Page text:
In early June, a video released by the state-run Bernama state news agency showed a disinfectant sprayed on 156 undocumented, undocumented migrants in the town of Cyberjaya near Malaysia International Airport, near Malaysia International Airport.
Last week, the Immigration Department posted a post on its Facebook page that resembled an action movie poster with the caption “Ethnic Rohingya migrants are not welcome.” After the protest, but not before it became widespread among the refugee communities, it was canceled.
The Malaysian Human Rights Commission on Monday expressed concern over “recent statements that present migrants, documented or irregular migrants, refugees, asylum seekers, a threat to the security of the country, a threat to the health of Malaysians,” and called on the government to reconsider its approach.
“Sowing fear through arrests and threats of detention of undocumented foreigners is ineffective in the light of ongoing efforts to overcome the epidemic and achieve odor immunity,” the statement said, stressing the plight of migrant workers, refugees and asylum seekers.
At the end of May, about 57 percent of the 179,570 refugees registered with the United Nations High Commissioner for Refugees (UNHCR) in Malaysia were Rohingya.
Unofficial estimates suggest that the country may have up to three million undocumented migrants, according to the International Organization for Migration.
Mixed reports of refugee vaccinations are not unique to Malaysia.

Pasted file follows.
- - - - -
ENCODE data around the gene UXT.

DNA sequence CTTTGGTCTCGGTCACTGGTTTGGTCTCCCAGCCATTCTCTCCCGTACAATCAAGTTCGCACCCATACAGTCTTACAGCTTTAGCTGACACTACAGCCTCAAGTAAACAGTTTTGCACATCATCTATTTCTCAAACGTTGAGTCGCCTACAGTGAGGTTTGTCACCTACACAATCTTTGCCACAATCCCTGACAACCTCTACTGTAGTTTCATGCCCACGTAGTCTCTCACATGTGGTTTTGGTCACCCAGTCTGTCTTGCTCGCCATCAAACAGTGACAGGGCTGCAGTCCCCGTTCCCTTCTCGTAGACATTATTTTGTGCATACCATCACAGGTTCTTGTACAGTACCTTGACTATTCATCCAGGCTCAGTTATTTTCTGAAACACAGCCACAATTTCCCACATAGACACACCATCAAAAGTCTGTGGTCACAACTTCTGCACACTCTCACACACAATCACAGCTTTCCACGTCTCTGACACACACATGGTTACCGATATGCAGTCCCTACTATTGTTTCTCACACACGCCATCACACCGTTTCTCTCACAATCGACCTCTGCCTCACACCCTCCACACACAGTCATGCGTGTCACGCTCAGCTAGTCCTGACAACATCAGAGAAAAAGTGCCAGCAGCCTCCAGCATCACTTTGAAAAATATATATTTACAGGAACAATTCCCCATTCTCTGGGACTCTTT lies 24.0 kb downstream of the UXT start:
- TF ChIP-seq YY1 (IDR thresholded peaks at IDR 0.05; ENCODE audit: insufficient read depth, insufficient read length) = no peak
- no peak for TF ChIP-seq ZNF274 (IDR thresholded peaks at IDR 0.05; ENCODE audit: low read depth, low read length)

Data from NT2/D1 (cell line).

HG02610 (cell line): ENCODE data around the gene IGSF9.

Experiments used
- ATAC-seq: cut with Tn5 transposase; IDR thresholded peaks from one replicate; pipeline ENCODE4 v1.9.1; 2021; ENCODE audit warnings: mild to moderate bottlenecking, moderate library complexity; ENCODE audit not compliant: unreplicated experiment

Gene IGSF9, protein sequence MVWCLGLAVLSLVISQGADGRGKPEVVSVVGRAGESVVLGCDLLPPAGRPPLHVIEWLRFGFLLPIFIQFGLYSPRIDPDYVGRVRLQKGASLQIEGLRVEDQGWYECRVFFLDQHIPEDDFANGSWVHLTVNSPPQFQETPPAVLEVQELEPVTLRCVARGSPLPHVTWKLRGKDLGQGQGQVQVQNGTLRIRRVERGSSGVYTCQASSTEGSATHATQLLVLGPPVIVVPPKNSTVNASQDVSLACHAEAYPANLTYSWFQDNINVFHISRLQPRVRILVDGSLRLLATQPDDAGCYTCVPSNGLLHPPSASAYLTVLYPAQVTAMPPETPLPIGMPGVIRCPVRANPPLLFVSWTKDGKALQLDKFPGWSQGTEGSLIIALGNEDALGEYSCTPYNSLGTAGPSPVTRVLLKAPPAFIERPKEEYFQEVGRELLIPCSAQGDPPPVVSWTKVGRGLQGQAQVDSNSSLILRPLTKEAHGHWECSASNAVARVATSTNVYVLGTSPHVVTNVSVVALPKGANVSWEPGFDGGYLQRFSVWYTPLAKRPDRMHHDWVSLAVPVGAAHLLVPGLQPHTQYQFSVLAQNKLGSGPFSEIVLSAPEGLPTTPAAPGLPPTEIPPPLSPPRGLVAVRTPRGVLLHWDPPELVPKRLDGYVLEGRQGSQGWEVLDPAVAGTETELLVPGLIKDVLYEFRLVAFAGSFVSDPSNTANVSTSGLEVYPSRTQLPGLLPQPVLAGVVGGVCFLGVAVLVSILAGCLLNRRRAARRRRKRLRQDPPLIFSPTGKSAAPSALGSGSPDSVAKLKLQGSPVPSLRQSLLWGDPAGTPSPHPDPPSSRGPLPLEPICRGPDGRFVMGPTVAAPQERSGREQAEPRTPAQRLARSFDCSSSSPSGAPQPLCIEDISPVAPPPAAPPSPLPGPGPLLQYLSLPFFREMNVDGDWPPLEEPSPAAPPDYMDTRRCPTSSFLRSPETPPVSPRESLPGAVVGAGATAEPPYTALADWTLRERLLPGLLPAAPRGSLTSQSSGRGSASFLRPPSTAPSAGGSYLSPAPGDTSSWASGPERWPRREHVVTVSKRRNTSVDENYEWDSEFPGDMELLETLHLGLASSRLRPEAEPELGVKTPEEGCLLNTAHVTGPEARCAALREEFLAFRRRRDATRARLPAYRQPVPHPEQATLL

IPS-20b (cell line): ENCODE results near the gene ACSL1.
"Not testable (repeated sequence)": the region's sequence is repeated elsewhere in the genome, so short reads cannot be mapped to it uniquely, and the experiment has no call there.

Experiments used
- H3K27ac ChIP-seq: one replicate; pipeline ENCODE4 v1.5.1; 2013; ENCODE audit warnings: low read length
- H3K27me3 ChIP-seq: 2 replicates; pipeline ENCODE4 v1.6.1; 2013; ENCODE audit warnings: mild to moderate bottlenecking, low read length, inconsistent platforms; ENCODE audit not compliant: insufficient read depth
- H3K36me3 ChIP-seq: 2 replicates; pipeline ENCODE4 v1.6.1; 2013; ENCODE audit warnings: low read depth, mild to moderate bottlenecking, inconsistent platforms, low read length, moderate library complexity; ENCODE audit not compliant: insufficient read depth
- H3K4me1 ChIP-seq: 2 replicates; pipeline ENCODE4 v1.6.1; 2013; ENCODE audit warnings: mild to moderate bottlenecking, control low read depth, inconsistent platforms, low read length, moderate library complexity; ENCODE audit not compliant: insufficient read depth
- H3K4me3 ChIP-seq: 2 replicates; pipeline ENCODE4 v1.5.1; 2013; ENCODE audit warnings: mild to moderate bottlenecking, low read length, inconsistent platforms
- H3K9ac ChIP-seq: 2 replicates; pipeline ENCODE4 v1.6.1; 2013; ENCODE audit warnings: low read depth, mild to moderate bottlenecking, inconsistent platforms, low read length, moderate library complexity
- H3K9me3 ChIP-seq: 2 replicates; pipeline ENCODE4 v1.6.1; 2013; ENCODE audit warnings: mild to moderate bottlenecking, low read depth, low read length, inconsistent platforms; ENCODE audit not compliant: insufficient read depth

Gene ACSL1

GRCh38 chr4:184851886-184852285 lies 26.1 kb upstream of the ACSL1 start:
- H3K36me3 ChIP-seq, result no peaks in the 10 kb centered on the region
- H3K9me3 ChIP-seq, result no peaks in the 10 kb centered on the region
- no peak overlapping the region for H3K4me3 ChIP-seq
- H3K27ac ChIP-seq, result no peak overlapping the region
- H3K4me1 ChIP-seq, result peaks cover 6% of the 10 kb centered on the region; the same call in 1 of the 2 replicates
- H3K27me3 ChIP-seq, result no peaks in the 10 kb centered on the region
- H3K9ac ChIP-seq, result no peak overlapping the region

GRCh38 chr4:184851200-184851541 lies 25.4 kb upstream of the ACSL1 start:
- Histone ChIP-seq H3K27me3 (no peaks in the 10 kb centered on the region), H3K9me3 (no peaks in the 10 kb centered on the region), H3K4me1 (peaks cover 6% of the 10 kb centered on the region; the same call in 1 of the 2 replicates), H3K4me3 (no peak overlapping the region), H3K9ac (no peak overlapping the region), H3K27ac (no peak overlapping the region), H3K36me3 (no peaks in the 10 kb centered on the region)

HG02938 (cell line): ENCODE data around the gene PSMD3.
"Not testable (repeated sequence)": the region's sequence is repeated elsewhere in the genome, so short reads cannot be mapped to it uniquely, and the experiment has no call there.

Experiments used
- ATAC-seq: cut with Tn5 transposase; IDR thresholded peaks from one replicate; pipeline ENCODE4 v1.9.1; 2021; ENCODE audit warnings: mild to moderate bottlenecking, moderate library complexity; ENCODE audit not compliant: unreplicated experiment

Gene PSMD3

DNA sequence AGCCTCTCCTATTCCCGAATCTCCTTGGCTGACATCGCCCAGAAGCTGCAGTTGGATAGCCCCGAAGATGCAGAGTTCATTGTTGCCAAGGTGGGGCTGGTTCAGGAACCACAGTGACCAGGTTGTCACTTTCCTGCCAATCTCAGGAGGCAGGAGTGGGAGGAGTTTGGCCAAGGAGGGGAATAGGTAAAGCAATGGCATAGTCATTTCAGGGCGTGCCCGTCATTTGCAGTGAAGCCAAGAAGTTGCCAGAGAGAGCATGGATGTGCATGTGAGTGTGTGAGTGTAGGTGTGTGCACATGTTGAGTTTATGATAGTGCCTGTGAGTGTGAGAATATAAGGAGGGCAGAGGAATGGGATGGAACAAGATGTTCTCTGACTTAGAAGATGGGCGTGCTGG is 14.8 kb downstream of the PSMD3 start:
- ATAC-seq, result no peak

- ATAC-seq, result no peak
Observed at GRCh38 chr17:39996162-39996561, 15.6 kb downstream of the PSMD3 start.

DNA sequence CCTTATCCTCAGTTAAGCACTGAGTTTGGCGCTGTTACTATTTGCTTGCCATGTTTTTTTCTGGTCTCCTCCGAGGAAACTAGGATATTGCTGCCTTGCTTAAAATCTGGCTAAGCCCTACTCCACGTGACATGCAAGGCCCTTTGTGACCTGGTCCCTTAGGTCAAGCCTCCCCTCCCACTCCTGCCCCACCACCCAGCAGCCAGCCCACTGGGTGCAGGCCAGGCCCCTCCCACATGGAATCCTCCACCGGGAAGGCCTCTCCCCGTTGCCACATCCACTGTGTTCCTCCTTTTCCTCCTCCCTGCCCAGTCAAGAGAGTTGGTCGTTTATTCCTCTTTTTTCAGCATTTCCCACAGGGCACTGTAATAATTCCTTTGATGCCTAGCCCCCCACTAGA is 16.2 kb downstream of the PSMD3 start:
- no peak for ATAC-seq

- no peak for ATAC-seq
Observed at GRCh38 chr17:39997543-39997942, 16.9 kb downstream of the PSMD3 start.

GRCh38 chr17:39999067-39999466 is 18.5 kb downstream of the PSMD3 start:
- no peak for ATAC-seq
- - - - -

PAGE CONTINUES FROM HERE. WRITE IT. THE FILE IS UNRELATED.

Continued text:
In a statement issued in early June, the UN refugee agency warned that a shortage of vaccines in the Asia-Pacific region was endangering the lives of refugees and asylum seekers.
“Refugees are particularly vulnerable to the spread of COVID-19. “Overcrowded human settings, combined with limited water and sanitation facilities, could increase the risk of infection and exponentially spread the virus,” said Andrei Mahecic, UNHCR spokesman.
There are almost 900,000 Rohingya refugees in Cox’s Bazar, making it the largest densely populated cluster of refugee camps in the world. According to Mahechich, there are a number of COVID-19 cases in the camps has grown sharply in the last two months.
As of May 31, there were more than 1,178 confirmed cases among the refugee population, more than half of which were registered in May alone.
None of the Cox Bazar refugees have yet been vaccinated against COVID-19.
Mahecic added that many countries in the Asia-Pacific region do not have enough vaccines to bypass, leaving groups such as migrant workers and asylum seekers left out.
UNHCR has noted a “worrying increase” in coronavirus cases among asylum seekers in countries such as Thailand, Malaysia and Indonesia.
In any case, Indonesia seems to be doing more to solve the problem.
According to the IOM, which in early June vaccinated more than 900 refugees in Pekanbaru, Riau, Indonesia, in collaboration with local authorities, began to follow the example of Ache.
“The IOM welcomes Pekanbaru’s government response to making vaccines available to the city’s refugee community,” Arian Hassanaj Sojoeti, ION Indonesia’s national media communications officer, told Al Azeri, adding that all refugees in the city are now 18 years old. received vaccines.
“Vaccines are one of our most cost-effective tools for preventing outbreaks, keeping individuals and, consequently, entire communities safe and healthy,” he said.
“The virus knows no borders, no nationality. nor our solidarity. “